Ascension Island Expedition — Berwick-Upon-Tweed to RAF Brize Norton
SHEFFIELD, England (Thursday, March 8, 2007) – Today began well. I had a good, though somewhat interrupted sleep. Before breakfast, I walked to the train station and learned southbound trans were operating as scheduled. I returned to the bed & breakfast for an excellent meal (egg sunny side up, English-style bacon, sausage, toast, and grapefruit.
I asked the male proprietor (I think they are a husband-and-wife team) about a bike shop nearby where I might be able to get the cart repaired. He suggested one, gave me a map, and . . . Success! The guy at the bike shop was great, as was the solution, which became obvious to me as soon as I entered the shop: training wheels.
With my cart fixed and nearly two hours to kill before my train was to leave, I headed for the walls of Berwick – a city noted for the frequency with which it changed hands between the Scots and English. The site is impressive. It is awe-inspiring, yet disturbing, to think of the amount of resources spent on military endeavors throughout human history.
While walking along the wall I was attacked by a vicious mutt (Alsatian and collie mix) with a stick. The owner and dog were walking, and the dog paused around what turned out to be a five-foot branch. I thought it was a bush until I looked back at the dog and saw it running down the path with the branch in her mouth.
She came up to me, and when I reached out to pet her, she jumped back and grabbed her stick. I knew what that meant, and the tug-of-war was on. She was not going to let me quit. When I broke off a smaller branch and tossed it to distract her with a game of fetch, she took one step toward the smaller piece, then returned to HER stick.
The last I saw her, she was attacking her mother with that same stick.
My sightseeing done, I returned to the bed & breakfast, fetched my gear, and walked back to the strain station, stopping to take more photos on the way.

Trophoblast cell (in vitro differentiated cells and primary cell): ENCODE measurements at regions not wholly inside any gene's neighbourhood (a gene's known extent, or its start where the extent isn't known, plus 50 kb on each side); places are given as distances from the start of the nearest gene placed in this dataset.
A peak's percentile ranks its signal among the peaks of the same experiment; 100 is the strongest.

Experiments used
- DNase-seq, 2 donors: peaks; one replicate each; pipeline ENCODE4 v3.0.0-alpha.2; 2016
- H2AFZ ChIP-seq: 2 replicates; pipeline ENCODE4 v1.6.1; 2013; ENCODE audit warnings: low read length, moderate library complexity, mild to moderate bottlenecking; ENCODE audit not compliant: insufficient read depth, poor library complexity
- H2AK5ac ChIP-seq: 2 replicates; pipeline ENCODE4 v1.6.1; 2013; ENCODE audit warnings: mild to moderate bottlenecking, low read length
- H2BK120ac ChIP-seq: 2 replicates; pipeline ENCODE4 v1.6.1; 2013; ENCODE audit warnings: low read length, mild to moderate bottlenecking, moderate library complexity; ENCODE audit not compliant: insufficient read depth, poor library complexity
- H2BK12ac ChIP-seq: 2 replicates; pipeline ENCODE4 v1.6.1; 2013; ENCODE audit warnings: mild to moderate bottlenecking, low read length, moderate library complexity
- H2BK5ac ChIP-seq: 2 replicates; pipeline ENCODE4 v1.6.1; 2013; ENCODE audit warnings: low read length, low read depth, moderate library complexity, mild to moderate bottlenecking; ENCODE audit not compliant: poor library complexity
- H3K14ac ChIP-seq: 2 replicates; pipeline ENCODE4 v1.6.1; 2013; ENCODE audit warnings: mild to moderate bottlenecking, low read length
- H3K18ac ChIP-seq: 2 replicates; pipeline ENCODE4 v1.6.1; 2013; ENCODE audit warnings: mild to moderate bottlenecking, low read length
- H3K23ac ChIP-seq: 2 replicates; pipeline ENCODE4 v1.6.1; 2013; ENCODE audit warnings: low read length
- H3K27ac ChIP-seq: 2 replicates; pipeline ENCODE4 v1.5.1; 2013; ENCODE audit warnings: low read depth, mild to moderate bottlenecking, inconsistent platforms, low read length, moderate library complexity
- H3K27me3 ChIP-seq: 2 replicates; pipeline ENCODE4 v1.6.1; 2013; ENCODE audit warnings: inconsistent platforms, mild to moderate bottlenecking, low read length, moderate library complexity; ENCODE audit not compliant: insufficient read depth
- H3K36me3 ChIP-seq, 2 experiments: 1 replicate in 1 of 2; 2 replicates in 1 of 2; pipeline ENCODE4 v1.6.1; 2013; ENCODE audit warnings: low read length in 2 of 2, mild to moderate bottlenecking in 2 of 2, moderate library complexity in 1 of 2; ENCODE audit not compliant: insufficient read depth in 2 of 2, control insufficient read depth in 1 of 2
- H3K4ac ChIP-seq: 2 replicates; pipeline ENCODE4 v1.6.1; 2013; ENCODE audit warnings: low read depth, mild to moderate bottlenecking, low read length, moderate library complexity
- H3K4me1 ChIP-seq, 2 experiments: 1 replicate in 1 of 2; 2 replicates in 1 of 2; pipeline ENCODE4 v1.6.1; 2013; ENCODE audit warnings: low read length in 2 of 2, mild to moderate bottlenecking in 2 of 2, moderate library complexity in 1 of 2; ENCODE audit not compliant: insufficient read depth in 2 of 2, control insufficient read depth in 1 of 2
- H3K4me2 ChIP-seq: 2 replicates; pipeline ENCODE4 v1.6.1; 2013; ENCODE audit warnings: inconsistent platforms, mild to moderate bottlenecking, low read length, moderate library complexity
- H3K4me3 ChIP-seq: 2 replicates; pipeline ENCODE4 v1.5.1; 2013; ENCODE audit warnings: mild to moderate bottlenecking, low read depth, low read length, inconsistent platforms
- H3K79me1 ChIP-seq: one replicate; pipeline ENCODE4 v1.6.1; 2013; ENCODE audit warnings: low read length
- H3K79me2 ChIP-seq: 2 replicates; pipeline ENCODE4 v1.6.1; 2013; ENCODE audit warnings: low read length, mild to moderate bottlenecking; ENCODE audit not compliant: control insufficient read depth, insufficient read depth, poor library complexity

Next stop, Oxford and a bus or taxi ride to RAF Brize Norton.
GEORGETOWN, Ascension Island (March 12, 2007) – The train was brutally crowded as it pulled into the Oxford station. I got my gear ready as best I could and a kid helped me carry some of it out off the train.
I pulled myself together, walked into the station and found Steve Stephenson and Tom Smith, my colleagues for the journey, waiting for me. We scrambled around the station, grabbing some last-minute food and searching for a taxi. We found one – ₤36 for a one-way ride to Brize Norton. Fortunately, we were splitting the fare three ways. While traffic was heavy, the views of the Oxfordshire countryside made the ride pleasant.
We checked in as soon as we arrived at RAF Brize Norton and were quickly approved to go through. We had to wait for a shuttle to the terminal and were rather impressed. It did not look like a military installation, but a small version of an airport. Baggage check-in was a little screwy – I was told I could not fly in shorts – but they were generous in allowing the three of us to average our allowable weight. I would have had to pay a hell of a lot of money for going over my weight limit otherwise.
After obtaining our boarding passes, we waited. We ate the sandwiches we bought at the Oxford station, hung out with some British army guys, and watched TV. I used some pay terminals to check my e-mail. We heard an announcement that the plane would depart late, but we were called to go through pre-flight security checks earlier than I thought we would. A shuttle bus took us out to our plane, a 747 operated by XL airlines. I got a window seat at an emergency exit. I made sure I knew how to operate the doors in case of an emergency.
Fortunately there were none.
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